As mentioned above, the precise cause of JME remains unknown; however, recent findings have demonstrated that genetics may play a vital role in the onset and progression of the syndrome.[7] Recent studies have demonstrated that several causative/susceptibility genes are associated with early onset and progression of JME. The genes linked with JME such as CACNB4 (calcium channel, voltage-dependent, beta 4 subunit), CASR (calcium-sensing receptor), GABRA1 (gamma-aminobutyric acid A receptor, alpha 1), GABRD (gamma-aminobutyric acid A receptor, delta), and EFHC1 (EF-hand domain (C-terminal) containing 1 were studied recently and reported a close association because of abnormal expression levels.[8],[9],[10] Santos et al., 2017[11] demonstrated a non-mandolin approach to establish a link between listed genes and JME. The study has also shown that genetic polymorphisms such as rs2029461 SNP in GRM4, rs3743123 in CX36, and rs3918149 in BRD2 serve as a critical factor here. However, such studies are limited, and hence, these studies may not be significant to conclude a scientific argument. The anti-epileptic drug (AED) intervention offers the most effective and robust treatment for epilepsy and JME. As a broad-spectrum anti-epilepsy drug, valproic acid has been used extensively in the past for the management of epileptic syndromes, including JME.[12] Valproic acid is also associated with teratogenic potential, and hence, clinical use of the drug is restricted during pregnancy.

Several other anti-epileptic drugs were developed and used in the management of epileptic syndromes, such as levetiracetam, lamotrigine, topiramate, and zonisamide.[13] The clinical use of the anti-epilepsy drug also depends on types of epileptic syndrome and severity as well. For example, lamotrigine remains a potential anti-epilepsy drug for JME; however, it causes worsening in myoclonic seizures.[14] The use of ethosuximide is more specific in the case of absence seizures. Several other anti-epileptic drugs such as carbamazepine, oxcarbazepine, and phenytoin remain in clinical use but are associated with severe complications such as exacerbating myoclonic and absence seizures contraindicated.[15] Clonazepam (benzodiazepine) is an effective AED and enhances the neuro-inhibitory activity of GABA. Clonazepam use is specific and reported effective in controlling myoclonic jerks. However, the clinical uses of clonazepam do not respond against generalized tonic-clonic seizures (GTCSs).[16] Several studies have demonstrated that the clinical uses of clonazepam in the management of JME are effective with variations in the safety profile.[6] The studies have also shown a varying effect of clonazepam in studied populations across the globe. Hence, the current study aimed to analyze the safety and efficacy of the existing clinical interventions that used clonazepam for JME management.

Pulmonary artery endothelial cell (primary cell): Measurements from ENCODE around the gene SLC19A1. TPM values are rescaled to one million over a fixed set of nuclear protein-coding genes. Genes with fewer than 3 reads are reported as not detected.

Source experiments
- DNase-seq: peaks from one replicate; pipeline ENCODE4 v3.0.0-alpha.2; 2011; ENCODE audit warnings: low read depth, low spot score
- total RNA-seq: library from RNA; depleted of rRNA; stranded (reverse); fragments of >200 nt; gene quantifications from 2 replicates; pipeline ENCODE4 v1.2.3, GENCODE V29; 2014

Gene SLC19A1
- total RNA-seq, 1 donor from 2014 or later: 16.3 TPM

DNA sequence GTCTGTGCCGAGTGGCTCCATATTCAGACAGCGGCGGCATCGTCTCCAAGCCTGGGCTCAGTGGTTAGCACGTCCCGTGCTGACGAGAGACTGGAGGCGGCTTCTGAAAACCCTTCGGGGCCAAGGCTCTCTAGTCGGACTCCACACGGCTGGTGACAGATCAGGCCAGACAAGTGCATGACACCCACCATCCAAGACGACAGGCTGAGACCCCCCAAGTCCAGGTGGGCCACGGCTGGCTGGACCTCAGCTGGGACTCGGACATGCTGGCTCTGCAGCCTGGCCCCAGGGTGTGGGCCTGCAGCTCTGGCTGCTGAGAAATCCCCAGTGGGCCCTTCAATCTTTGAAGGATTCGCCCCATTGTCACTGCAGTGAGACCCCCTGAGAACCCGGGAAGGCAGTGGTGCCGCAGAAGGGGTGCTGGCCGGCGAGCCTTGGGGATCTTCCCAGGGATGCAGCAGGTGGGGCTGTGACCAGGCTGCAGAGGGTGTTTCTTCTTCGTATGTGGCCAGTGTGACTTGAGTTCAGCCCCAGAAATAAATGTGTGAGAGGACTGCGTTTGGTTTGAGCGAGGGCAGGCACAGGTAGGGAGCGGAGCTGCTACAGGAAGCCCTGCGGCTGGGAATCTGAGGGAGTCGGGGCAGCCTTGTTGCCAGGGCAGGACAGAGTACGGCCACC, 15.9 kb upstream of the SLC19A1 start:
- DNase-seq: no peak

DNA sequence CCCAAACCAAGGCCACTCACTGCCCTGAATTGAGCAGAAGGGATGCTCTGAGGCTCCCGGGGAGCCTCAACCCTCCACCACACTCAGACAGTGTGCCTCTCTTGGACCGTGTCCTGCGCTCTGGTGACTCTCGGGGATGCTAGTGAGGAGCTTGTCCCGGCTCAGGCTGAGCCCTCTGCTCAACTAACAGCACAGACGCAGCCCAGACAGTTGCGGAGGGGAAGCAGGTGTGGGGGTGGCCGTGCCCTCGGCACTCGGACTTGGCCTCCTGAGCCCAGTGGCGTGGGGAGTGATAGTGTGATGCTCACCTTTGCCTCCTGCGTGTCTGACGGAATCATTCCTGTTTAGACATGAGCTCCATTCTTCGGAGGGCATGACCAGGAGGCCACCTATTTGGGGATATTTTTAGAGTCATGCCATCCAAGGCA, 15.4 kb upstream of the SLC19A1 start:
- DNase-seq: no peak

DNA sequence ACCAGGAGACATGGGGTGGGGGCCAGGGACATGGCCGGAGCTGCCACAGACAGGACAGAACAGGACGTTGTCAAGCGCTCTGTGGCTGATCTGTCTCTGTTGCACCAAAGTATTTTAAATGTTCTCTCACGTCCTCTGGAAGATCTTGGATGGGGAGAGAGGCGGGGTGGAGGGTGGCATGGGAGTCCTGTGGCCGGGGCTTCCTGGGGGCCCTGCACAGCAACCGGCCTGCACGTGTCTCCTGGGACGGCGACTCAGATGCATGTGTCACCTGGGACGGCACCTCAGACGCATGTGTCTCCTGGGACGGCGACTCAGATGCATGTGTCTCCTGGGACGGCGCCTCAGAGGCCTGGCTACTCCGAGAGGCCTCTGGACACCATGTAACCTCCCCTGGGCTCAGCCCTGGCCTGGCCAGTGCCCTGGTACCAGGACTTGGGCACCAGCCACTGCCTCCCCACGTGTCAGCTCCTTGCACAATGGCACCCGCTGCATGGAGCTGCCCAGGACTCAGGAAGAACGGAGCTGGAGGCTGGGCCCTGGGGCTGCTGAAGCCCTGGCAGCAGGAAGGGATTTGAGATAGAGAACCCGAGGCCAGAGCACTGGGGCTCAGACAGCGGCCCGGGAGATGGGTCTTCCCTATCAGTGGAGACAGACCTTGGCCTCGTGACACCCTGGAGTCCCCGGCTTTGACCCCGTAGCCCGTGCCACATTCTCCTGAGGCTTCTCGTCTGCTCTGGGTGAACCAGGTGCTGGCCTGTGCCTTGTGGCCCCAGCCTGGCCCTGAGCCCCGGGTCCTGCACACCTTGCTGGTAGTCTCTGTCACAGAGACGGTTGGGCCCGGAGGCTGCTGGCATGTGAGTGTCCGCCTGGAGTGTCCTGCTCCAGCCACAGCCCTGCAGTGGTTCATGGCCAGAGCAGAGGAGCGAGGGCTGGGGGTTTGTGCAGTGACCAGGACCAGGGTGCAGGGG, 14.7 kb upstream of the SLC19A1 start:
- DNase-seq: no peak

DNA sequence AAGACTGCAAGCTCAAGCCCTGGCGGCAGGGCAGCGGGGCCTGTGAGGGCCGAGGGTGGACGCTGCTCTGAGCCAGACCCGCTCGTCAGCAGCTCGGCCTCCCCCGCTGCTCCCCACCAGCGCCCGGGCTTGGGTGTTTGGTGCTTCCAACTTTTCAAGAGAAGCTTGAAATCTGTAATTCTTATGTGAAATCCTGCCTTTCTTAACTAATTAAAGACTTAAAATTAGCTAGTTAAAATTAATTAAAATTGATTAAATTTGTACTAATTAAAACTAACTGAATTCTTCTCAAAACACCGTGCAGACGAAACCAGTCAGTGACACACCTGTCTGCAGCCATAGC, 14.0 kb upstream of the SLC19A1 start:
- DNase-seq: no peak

Materials and Methods Top

Search strategy and study selection

The present study aimed to carry out a meta-analysis as per PRISMA statement/guidelines. To achieve aimed objectives, database search was made for the literature including clinical studies till September 2021. In this study, various databases, including PubMed, Cochrane Central Register of Controlled Trials (CENTRAL), and Scielo databases, were investigated and explored. A detailed examination was performed for the most relevant scientific outcome studies, with clonazepam in the management of JME. Multiple databases and resources were accessed to examine pertinent studies, mainly randomized clinical trials (RTCs), meta-analyses, and expert opinion. Furthermore, several specific searches in various databases were made for a close association between clonazepam and the treatment of juvenile myoclonic epilepsy in context with safety and efficacy, emphasizing our particular aim and objectives. Studies associated with RCTs and meta-analysis were incorporated. Different search keywords were used in accessing key clinical studies. In the search, multiple keywords were used, including “clonazepam and juvenile myoclonic epilepsy,” ''juvenile myoclonic epilepsy and therapeutics,” ''clonazepam and uses,” “interventions of clonazepam,” “juvenile myoclonic epilepsy management,” “safety of clonazepam,” and “efficacy of clonazepam.” The search using individual and combination keywords was performed in various databases. For the most relevant studies, a combination of keywords was used in the literature search from different databases. Furthermore, search keywords, including RCTs, meta-analysis, and clinical findings, were used for study design, protocol, and participants. Pre-defined inclusion and exclusion criteria were applied for screening of most relevant studies for meta-analysis.

Inclusion/exclusion criteria